Current practices and the future of managing Substance Use Disorder

Substance Use Disorder (SUD) has reached epidemic proportions in the US; it is estimated that more than 20M people, aged 12 and over, suffer from SUD.  The resources to manage it are insufficient to meet ever-increasing demands.  It is well-recognized that individual patient treatment needs change constantly, and the outcomes of treatment are unpredictable and problematic. We, as a Society, are losing ground in our battle with opioid misuse and Substance Use Disorder (SUD).

The healthcare, economic, and societal costs of substance use/abuse (alcohol and illegal drugs) are immense.  According to the National Institute of Drug Abuse (NIDA), the annual costs for treating alcohol abuse ($185M) and illicit drug use ($161M) are comparable to those incurred for treating diabetes ($132M) and cancer ($172M).  SUD is a major contributor to morbidity/mortality of cancer, cardiovascular disease, stroke, and HIV/AIDS.  The treatment of opioid overdose in emergency departments and post-emergency hospitalization continually places a tremendous burden on strained  healthcare systems.  SUD is commonly a significant factor in automobile accidents, domestic violence, child abuse, and stress/depression. SUD disrupts families, the workplace, and Society as a whole. 

The care of SUD patients is difficult.  Elements contributing to successful management in our (Carilion Clinic) System include an effective healthcare team (emergency, in- and out-patient physicians, therapists, clinical care coordinators who provide significant case management), a high level of facilitated communication among patients, interacting healthcare providers and social support networks, drug screening, induction and monitoring of controlled medications (suboxone), and transition from inpatient to highly monitored outpatient care.  Management failures commonly are related to non-adherence and continued use of illicit or unmanaged prescription drugs, lack of consistent use of drug screens to inform the treatment path, medical complications associated with continued substance misuse (endocarditis, osteomyelitis), patient ‘lost-to-follow-up’, or incarceration (frequently with no programmatic SUD management while in the correctional facility).

The unique medical and behavioral needs of SUD patients are currently difficult (impossible?) to monitor, making dynamic adjustment of treatment and delivery a (distant?) goal, rather than a reality.  Our multidisciplinary Team of healthcare professionals, engineers, and statisticians believes that the individualized and personalized treatment of each patient – monitored and modified regularly to meet patient needs – is key to their recovery.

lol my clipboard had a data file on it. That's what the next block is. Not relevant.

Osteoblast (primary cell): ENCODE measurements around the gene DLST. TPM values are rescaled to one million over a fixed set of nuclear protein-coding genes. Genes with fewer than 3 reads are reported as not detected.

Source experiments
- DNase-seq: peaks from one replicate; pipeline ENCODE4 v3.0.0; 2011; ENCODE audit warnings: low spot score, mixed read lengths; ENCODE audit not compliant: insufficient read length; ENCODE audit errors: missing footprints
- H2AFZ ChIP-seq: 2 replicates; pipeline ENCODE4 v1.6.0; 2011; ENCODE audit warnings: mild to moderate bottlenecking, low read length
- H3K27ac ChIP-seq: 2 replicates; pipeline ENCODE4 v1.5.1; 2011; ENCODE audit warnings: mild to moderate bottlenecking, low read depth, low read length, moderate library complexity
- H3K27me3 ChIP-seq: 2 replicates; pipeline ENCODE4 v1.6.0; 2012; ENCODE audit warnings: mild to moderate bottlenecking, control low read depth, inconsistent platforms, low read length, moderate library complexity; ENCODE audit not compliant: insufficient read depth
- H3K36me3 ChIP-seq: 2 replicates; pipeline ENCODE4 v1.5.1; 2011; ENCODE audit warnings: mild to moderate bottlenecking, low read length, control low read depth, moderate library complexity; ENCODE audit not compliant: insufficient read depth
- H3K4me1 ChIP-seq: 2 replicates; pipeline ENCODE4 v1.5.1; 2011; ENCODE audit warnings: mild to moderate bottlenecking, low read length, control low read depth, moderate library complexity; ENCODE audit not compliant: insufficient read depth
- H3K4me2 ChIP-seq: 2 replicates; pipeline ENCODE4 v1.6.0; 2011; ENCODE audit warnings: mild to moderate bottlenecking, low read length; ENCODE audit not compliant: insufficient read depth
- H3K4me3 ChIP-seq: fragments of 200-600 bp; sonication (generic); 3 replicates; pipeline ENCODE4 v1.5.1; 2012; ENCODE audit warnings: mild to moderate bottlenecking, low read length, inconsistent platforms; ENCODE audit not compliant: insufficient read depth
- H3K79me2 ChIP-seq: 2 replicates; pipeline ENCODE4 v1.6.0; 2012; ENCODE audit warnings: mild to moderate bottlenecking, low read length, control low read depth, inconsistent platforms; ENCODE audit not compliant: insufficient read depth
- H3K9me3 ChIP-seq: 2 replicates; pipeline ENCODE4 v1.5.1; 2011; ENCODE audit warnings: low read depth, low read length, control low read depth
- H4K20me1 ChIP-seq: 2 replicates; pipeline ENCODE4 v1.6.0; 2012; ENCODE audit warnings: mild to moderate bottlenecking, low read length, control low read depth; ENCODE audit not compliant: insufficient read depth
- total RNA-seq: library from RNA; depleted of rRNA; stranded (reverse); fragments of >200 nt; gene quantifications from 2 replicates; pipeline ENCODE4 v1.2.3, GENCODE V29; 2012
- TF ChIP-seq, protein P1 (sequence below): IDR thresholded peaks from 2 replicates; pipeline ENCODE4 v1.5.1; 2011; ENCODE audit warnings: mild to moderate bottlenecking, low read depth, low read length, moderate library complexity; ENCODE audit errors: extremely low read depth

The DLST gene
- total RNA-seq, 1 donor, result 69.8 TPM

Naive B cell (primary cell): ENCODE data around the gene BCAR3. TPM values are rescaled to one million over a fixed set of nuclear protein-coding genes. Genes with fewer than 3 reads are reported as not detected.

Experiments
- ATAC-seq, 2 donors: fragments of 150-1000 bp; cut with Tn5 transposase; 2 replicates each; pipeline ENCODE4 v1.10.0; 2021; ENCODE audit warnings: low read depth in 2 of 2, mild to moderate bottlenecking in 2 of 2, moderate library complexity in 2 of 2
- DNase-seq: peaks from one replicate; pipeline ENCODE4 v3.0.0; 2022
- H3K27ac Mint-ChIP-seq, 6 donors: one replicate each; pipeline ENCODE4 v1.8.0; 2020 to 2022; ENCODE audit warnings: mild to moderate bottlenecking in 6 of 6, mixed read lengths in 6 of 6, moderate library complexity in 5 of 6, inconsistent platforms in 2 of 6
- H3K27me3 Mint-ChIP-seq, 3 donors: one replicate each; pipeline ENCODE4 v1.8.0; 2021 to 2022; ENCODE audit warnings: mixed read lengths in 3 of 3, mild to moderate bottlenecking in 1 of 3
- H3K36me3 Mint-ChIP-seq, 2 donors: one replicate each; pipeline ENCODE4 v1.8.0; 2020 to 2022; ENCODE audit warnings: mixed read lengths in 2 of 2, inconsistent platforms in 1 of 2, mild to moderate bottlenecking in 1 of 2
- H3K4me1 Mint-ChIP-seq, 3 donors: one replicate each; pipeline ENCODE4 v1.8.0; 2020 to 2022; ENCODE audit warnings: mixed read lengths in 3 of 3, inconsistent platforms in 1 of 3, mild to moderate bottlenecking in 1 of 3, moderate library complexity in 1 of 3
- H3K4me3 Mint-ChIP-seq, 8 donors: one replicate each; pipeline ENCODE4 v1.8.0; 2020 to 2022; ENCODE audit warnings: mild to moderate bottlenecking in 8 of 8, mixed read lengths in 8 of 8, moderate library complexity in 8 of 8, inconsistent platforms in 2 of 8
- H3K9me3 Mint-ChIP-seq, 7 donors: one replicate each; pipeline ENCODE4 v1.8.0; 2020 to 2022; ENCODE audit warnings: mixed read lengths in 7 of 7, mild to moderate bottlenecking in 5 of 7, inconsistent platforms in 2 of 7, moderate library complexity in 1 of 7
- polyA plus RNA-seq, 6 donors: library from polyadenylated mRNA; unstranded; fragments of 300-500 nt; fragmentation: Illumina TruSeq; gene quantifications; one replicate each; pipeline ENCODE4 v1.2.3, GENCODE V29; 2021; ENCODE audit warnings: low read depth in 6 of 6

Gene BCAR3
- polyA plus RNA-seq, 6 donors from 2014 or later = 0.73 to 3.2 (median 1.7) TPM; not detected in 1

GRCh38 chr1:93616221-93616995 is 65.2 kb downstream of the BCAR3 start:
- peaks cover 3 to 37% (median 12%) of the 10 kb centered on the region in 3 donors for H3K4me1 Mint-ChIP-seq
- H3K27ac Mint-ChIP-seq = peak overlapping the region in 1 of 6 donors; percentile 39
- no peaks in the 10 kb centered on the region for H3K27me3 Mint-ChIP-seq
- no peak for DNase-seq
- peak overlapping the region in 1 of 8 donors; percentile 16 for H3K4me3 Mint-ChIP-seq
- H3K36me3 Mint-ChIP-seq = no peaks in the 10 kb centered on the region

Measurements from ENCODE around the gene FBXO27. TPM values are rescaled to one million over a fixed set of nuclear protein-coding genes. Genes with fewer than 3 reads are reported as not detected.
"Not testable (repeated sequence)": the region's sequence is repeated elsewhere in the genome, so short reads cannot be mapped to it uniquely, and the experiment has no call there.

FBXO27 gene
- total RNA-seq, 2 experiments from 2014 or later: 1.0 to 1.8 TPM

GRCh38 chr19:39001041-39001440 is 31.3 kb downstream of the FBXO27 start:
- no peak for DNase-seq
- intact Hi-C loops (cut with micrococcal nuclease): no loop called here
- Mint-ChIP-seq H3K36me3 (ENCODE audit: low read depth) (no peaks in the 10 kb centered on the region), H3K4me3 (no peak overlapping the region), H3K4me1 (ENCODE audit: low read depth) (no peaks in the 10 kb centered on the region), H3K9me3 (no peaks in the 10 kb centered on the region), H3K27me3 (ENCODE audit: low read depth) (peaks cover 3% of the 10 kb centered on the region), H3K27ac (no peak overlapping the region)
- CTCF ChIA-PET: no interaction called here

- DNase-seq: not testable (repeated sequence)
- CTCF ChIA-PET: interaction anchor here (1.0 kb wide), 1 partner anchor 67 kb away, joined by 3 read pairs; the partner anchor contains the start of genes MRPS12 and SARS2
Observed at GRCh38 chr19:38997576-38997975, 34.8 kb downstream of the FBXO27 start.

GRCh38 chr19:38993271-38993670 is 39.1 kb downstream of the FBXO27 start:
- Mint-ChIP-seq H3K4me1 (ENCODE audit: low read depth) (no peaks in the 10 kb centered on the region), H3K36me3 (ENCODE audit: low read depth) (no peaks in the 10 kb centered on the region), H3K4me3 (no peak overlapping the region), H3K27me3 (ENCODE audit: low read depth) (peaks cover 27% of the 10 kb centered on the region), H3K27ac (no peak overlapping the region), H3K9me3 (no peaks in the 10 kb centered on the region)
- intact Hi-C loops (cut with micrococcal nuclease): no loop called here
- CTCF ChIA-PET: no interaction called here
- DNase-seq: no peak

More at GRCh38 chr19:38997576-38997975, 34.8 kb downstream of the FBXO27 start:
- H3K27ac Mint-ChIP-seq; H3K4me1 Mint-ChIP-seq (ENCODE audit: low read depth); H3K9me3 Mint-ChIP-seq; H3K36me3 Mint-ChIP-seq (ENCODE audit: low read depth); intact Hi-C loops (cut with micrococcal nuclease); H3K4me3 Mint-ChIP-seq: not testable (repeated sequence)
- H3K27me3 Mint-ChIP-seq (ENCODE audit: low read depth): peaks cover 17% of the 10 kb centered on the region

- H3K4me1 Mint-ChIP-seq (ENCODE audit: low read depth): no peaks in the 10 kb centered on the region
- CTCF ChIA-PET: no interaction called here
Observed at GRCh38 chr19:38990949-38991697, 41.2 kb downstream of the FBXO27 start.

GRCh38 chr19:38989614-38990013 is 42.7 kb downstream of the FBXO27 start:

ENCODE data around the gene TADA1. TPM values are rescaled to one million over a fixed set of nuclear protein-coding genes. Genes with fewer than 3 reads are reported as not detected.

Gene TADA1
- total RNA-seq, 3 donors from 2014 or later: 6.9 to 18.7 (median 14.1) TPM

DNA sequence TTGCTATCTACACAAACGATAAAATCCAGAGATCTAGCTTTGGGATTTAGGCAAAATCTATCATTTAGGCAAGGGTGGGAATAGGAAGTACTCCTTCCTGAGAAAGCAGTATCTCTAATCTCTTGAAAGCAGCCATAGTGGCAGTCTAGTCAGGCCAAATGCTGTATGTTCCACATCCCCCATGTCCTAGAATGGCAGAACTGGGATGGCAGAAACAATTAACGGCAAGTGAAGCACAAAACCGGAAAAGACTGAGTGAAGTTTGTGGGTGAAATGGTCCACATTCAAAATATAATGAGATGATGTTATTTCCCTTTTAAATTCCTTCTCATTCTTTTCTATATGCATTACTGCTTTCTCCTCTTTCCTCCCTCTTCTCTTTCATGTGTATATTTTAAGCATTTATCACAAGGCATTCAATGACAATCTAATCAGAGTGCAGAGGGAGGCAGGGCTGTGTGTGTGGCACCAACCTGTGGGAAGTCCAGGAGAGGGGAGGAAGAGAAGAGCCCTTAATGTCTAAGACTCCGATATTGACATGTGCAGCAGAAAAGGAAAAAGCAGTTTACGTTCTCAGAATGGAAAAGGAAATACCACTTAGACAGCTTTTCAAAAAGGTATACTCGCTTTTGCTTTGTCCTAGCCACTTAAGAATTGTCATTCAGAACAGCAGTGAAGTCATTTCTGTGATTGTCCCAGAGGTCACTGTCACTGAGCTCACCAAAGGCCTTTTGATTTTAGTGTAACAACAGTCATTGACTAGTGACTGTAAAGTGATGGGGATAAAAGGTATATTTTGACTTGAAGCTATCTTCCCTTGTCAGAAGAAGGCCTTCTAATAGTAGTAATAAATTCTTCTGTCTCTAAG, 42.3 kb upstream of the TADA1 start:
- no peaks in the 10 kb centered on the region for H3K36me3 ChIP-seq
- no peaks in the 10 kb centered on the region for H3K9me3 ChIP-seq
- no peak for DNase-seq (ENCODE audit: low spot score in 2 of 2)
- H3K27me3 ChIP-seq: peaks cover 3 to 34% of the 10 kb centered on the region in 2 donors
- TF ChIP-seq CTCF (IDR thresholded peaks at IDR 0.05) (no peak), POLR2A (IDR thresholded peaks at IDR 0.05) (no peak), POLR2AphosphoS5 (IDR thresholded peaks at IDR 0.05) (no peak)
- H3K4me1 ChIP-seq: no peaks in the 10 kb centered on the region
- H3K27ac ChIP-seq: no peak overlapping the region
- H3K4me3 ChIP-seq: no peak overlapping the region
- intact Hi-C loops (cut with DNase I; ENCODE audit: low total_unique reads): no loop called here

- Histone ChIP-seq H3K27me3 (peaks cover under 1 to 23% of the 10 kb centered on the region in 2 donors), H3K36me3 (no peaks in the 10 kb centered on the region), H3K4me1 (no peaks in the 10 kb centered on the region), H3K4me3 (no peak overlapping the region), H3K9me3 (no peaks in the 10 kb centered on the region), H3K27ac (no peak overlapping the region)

Fundamentally, changes need to be made in current SUD patient management practices including:

  • more intensive monitoring (at the point-of-care for opioid use and medication assisted treatment – MAT adherence),
  • using a data-driven multidisciplinary approach for outcomes/efficacy assessment (at least weekly),
  • development of interactive care systems (e.g., telemedicine) to facilitate and drive (enforce?) patient-patient support network-caregiver (the Team) interactions, and,
  • outcomes need to be evaluated, promoted, incorporated into existing SUD programs, and patient success needs to be incentivized.

Over an 18-month period, we are proposing development and deployment of an innovative technology leading to a strategy to improve outcomes (increased successful management and patient recovery) of SUD treatment.  The key to implementing this strategy is development of a Raman spectroscopy-based point-of-care technology for detection of opioids in urine and saliva.  We already have extensively validated key elements of this technology for disease detection (e.g., chronic kidney failure, COVID19 complications) and detection of drug dilution/diversion (including suboxone and fentanyl) (see Appendices).  We now propose to develop this technology as a key component of personalized SUD management programs.

Data derived from this technology, coupled with other medical data, will be available to healthcare providers in real-time, to inform decision-making and treatment planning.  We believe this novel strategy (a “One-Stop Shop”) and development of personalized treatment plans, based on data, will:

  • increase rates of medication-assisted therapy (MAT) adherence,
  • facilitate compliance with abstinence/recovery group attendance,
  • indicate current illicit or prescription substance use,
  • enable provider MAT assessment and refill prescription/dose adjustment or medication change – based on results of this technology,
  • allow real-time recognition of potential interactions/complications of MAT and other drugs (e.g., concurrent opioid and benzodiazepine use increases the risk of overdoses; opioids and stimulants such as methamphetamines increases the risk of stroke or cardiac deaths).

The proposed technology-driven system will be much more convenient (“real-time”) and cost effective (<$2/sample) for patients and the healthcare system – which will increase the probability of actually getting drug screens completed.  This time-critical information can be used to guide continued addiction treatment by providers, leading to improved outcomes and recovery opportunities (i.e., brain adaptation and behavioral change).

This project is designed to be a unique and innovative collaboration between physician-scientists at Carilion Clinic, Rametrix® Technologies, Inc., and engineers, clinicians, and statisticians at Virginia Tech.